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Forage legumes from the Mediterranean Fynbos biome of South Africa with potential for domestication: slope aspect affects tissue fibre and mineral composition

Chimphango, S.B.M., Gallant, L.H., Samuels, M.I., Curtis-Scott, O.E., Muasya, A.M., Cupido, C., Boatwright, J.S. and Howieson, J. (2021) Forage legumes from the Mediterranean Fynbos biome of South Africa with potential for domestication: slope aspect affects tissue fibre and mineral composition. African Journal of Range & Forage Science . pp. 1-8.

Link to Published Version: https://doi.org/10.2989/10220119.2021.1909138
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Abstract

Fabaceae plants contribute greatly to a high quality of pasture in rangelands, because of high levels of protein in their tissues. Despite this established importance, only a few southern African legumes have been evaluated for nutritional value and domestication. The Overberg renosterveld vegetation of the Fynbos biome occupies undulating landscapes that have multiple slope aspects, creating variable microclimatic conditions affecting nutrient dynamics, species richness and plant chemical compositions. We assessed the effect of slope aspect on fiber and mineral composition of forage species present to provide information on the importance of slope for species characterization and nutritional value for domestication. Tissue samples from six replicates of the same species occurring on opposing aspects were collected for nutritional assessment. Results on the data showed that fibre and mineral composition differed in species occurring on different slopes, albeit with few exceptions. The concentrations of P, K and Mg in some species were significantly higher on the cooler and wetter south facing slopes relative to north facing slopes. Nutrient elements in soil samples collected from each site varied with slope aspects and elements. It is recommended that topography should be considered when studying forage nutritional assessments as part of future domestication programs.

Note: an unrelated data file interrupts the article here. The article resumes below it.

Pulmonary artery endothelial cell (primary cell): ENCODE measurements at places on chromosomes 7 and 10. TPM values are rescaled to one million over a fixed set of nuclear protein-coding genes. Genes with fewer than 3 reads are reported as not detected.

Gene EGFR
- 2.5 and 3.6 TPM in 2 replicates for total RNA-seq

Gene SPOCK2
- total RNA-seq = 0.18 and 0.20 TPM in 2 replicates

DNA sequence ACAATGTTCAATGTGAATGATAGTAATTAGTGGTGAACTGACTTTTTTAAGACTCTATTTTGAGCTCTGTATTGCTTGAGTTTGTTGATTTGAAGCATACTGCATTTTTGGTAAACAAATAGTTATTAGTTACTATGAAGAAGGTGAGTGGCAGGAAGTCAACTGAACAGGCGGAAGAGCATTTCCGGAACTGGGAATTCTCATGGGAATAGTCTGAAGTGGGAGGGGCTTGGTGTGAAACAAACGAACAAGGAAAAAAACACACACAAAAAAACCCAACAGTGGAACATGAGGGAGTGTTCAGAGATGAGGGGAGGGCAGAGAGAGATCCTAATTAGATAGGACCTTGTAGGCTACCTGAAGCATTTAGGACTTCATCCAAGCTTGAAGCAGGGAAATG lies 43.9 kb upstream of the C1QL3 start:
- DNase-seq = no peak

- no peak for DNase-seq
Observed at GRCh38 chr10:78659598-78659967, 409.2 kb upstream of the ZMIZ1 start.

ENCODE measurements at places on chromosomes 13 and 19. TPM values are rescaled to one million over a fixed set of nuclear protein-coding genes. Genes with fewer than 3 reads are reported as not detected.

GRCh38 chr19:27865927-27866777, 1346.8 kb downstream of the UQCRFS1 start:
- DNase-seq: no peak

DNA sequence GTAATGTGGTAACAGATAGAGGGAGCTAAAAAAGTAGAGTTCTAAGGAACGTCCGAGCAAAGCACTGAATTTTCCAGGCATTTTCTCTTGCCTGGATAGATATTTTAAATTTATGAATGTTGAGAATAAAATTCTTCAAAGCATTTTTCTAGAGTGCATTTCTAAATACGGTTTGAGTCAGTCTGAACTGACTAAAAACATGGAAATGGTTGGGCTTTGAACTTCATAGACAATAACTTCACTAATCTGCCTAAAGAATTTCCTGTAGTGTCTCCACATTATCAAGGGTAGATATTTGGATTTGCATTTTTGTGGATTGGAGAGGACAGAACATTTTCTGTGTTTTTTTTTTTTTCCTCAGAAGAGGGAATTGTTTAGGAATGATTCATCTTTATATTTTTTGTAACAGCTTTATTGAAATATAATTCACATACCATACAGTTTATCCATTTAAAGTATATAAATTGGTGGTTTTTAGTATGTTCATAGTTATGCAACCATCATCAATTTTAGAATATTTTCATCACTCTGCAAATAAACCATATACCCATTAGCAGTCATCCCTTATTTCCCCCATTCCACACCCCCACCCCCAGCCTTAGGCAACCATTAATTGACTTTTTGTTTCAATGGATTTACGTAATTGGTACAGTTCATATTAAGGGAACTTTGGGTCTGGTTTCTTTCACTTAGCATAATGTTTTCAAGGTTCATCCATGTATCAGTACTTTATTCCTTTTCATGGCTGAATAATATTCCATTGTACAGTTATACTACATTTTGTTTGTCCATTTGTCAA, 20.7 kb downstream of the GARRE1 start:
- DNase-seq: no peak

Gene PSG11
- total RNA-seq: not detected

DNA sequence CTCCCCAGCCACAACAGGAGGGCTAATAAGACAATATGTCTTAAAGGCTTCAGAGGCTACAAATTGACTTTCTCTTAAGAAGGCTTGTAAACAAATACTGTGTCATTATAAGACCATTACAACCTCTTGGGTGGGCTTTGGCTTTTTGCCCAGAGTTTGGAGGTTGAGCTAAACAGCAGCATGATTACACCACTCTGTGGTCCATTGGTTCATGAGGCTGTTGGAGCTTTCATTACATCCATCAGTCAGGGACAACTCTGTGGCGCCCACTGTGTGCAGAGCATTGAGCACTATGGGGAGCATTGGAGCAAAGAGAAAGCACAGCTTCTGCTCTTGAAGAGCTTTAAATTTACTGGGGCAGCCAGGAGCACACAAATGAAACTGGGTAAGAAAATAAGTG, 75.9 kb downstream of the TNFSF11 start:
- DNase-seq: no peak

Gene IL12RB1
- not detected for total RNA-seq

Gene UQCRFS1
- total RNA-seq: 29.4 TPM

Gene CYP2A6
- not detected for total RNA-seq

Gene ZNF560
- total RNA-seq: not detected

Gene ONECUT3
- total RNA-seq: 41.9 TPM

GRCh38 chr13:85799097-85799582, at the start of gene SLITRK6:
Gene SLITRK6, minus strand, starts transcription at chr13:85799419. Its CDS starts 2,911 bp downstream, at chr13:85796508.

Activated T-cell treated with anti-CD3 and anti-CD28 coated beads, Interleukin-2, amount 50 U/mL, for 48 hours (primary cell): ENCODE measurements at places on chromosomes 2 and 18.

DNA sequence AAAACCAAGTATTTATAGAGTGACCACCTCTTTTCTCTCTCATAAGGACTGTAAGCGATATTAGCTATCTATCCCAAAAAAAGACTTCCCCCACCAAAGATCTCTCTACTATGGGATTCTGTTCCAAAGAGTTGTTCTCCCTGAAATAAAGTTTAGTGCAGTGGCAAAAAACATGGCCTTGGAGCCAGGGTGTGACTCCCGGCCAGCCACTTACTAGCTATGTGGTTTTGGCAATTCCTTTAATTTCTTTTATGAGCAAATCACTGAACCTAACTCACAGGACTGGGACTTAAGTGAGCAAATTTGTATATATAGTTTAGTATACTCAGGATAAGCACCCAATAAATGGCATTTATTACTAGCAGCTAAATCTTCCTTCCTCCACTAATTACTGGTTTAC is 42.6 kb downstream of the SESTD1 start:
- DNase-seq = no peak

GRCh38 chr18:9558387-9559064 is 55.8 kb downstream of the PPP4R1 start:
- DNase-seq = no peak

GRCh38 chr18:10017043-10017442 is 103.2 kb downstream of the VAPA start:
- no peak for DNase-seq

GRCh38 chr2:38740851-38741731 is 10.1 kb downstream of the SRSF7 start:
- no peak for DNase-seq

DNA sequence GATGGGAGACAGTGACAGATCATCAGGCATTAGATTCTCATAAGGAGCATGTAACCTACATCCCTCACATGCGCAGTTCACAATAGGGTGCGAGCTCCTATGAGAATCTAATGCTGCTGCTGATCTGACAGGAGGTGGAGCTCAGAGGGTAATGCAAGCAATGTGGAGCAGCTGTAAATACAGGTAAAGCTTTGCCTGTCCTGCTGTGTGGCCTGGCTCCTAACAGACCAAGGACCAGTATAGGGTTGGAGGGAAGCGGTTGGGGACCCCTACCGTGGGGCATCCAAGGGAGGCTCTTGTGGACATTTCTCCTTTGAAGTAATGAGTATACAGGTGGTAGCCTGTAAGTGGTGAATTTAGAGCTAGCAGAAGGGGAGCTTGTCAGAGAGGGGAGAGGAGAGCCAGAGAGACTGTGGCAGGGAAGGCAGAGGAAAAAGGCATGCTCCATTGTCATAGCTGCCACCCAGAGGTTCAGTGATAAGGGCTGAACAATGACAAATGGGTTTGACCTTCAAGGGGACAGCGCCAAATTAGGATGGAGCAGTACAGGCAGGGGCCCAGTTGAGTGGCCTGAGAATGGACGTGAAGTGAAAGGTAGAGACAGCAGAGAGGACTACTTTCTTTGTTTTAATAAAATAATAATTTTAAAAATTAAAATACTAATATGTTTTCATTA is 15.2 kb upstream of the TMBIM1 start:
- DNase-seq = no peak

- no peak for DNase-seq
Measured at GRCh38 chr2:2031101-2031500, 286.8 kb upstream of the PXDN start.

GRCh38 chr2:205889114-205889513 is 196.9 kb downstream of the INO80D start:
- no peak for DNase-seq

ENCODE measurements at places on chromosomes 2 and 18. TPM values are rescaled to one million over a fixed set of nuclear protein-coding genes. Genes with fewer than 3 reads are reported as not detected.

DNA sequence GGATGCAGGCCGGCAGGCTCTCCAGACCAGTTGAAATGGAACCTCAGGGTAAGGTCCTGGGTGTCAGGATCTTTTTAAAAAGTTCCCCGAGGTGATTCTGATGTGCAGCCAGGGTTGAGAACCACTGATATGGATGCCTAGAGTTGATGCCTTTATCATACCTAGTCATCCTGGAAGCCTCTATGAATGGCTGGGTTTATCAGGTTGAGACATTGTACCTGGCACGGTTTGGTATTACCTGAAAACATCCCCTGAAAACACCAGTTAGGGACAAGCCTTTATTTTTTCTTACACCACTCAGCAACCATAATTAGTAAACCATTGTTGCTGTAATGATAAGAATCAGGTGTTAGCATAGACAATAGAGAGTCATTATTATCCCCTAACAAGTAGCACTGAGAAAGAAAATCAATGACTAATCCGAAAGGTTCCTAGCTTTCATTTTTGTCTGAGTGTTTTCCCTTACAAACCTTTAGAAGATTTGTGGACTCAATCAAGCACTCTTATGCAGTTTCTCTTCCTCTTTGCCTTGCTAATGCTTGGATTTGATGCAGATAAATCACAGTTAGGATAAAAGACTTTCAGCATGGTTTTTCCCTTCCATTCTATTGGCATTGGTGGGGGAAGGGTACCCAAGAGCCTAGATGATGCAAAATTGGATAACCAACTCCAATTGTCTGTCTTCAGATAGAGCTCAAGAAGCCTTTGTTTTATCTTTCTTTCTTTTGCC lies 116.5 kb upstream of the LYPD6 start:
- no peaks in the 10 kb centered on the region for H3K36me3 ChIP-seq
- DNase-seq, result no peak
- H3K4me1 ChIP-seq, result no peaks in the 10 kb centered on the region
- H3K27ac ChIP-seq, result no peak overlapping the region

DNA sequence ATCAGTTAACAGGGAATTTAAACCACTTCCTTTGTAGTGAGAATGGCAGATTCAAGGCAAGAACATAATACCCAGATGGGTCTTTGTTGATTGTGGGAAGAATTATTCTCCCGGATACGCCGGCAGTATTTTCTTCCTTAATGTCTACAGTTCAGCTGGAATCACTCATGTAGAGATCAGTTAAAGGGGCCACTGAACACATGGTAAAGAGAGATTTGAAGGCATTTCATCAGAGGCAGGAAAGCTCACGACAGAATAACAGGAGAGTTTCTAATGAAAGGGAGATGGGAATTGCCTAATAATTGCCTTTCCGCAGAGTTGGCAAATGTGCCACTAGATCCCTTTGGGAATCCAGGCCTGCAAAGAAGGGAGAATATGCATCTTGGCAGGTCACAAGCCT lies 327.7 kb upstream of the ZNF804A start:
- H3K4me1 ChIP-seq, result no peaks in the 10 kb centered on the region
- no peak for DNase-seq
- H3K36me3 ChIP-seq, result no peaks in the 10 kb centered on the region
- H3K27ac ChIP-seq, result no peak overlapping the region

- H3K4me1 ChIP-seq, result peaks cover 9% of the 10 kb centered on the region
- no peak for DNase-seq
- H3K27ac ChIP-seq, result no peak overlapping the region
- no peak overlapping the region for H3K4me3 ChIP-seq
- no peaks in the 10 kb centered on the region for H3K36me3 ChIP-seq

Item Type: Journal Article
Murdoch Affiliation(s): Centre for Rhizobium Studies
Publisher: Taylor & Francis
URI: http://researchrepository.murdoch.edu.au/id/eprint/60983
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